While I was trying to decide what to write about today, I became frustrated because I kept coming up with all these “how to cope with” ideas.  I didn’t really want to write a blog post about that today.  So I took a break to read an article I’ve been wanting to read about Quantum Psychology that focused on eliminating “isness” which included all forms of the word “is” or “to be” from our language.  The article included examples of how to eliminate “is.”

John is unhappy and grouchy    to     John appears unhappy and grouchy in the office

John is bright and cheerful         to     John seems bright and cheerful

That is a bad idea                       to     That seems like a bad idea to me

Bread is better than crackers    to     I prefer bread to crackers

As I was reading this article, it occurred to me that this concept can be used to become a better parent.  “Isness” is judgmental.  Just because we perceive John to be unhappy and grouchy, doesn’t mean that John is feeling unhappy and grouchy in the way we think.  John might be affected by poor lighting in the office, or poor air circulation, or some other thing that we aren’t aware of.  Maybe John ate a high carb sugary breakfast and his blood sugar dropped.  We really don’t know.

If we apply this principal to our children, it seems to me that we would save ourselves from a lot of negative interactions and be more productive, thereby eliminating a lot of stress in the family.

For example, if your child appears to be whining and you don’t know why, rather than tell him “I hate it when you whine” try, “You seem irritated by something, can you tell me what you need?”

Of if they appear to be in a bad mood or angry instead of “Don’t take your bad mood (anger) out on me,” try, “You seem to be in a bad mood (angry), did something happen?”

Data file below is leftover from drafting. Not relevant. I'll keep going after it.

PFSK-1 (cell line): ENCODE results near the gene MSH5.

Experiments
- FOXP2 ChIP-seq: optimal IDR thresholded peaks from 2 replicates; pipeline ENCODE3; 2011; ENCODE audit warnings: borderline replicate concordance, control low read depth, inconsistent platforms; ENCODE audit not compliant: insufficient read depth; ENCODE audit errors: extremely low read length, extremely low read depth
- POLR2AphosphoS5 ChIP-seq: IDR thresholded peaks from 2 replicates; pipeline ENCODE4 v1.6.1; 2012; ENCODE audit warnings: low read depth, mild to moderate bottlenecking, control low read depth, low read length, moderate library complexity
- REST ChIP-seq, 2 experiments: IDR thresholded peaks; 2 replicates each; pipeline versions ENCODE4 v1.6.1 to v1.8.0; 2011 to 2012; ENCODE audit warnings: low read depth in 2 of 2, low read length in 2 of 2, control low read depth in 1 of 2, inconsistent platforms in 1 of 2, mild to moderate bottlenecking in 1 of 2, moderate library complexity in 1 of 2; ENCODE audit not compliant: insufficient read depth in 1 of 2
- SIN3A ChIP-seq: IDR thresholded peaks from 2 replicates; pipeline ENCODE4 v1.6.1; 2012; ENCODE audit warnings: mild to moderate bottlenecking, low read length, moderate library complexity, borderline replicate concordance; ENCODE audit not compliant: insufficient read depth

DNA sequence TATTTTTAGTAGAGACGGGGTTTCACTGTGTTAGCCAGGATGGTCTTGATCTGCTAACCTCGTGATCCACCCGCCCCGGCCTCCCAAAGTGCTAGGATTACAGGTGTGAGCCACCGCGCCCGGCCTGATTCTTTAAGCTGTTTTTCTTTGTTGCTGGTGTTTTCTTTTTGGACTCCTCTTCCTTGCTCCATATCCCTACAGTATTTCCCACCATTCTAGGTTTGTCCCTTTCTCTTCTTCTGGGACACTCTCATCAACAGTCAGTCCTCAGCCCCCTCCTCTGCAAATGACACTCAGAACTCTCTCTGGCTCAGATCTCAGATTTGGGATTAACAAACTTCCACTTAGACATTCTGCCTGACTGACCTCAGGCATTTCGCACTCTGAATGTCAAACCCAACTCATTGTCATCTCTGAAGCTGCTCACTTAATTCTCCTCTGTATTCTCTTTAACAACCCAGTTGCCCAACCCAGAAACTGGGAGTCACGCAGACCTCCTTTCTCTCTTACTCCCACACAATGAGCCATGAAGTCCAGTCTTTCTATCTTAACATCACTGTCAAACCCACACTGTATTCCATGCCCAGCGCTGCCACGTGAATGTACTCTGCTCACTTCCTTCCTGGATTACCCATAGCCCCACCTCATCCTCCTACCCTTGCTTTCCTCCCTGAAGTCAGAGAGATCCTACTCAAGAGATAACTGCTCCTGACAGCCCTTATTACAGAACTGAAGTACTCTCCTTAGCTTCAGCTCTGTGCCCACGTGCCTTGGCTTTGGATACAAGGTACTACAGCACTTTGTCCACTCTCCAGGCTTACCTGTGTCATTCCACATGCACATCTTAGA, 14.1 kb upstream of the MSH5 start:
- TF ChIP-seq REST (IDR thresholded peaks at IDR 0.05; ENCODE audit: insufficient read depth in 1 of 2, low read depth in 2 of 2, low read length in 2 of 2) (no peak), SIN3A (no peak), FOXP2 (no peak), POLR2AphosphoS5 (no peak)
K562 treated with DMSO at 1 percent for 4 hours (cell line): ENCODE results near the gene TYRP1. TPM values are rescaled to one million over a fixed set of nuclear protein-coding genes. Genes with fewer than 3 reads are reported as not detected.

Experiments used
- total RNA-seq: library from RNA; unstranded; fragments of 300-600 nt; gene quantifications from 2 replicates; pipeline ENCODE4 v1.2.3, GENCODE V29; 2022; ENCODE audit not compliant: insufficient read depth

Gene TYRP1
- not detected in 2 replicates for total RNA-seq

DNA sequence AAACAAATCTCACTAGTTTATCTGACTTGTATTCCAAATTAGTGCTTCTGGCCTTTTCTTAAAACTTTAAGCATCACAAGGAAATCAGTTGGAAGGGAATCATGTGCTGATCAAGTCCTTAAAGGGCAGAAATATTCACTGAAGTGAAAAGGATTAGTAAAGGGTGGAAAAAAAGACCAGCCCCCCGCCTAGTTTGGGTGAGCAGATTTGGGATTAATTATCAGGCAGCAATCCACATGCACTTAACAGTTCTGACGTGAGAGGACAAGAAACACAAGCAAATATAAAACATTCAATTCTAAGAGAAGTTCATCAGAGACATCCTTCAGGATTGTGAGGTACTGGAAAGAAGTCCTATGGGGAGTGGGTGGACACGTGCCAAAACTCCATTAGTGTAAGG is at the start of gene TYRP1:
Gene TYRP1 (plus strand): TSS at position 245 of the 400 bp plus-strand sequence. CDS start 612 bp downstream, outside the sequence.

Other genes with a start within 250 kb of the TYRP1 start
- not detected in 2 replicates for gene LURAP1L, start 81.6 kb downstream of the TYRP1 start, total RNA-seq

In this way, we are not judging our kids, we are not telling them how they feel.  We are telling them how we perceive them at that moment and opening a door to allow them to communicate to us how they are feeling or what is going on with them at that moment.  Modeling nonjudgmental communication is a great way to teach your children, especially your teenagers, a more productive way to communicate that makes deeper connections possible.

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Janet Martin - June 15, 2011

It’s a skill you have to practice like a foreign language, or when you’re under stress, which is precisely when you need this, is when you’ll revert to your habitual less enlightened responses.

    Julia - June 15, 2011

    Yes, precisely Janet. We do have to practice this as it’s a real challenge to change the habitual ways we react to things. I read the article as part of a program I’m doing called Super Mind Academy. They ask you to take an hour out of every day to practice not using the word “is” in any of it’s forms. It does not come naturally, I can attest to that.

    It is a great exercise in retraining our thought patterns though. After several weeks, I find that I am giving thought to how I am about to phrase something.

    I’m glad you came by and read the post. Thank you for leaving a comment.

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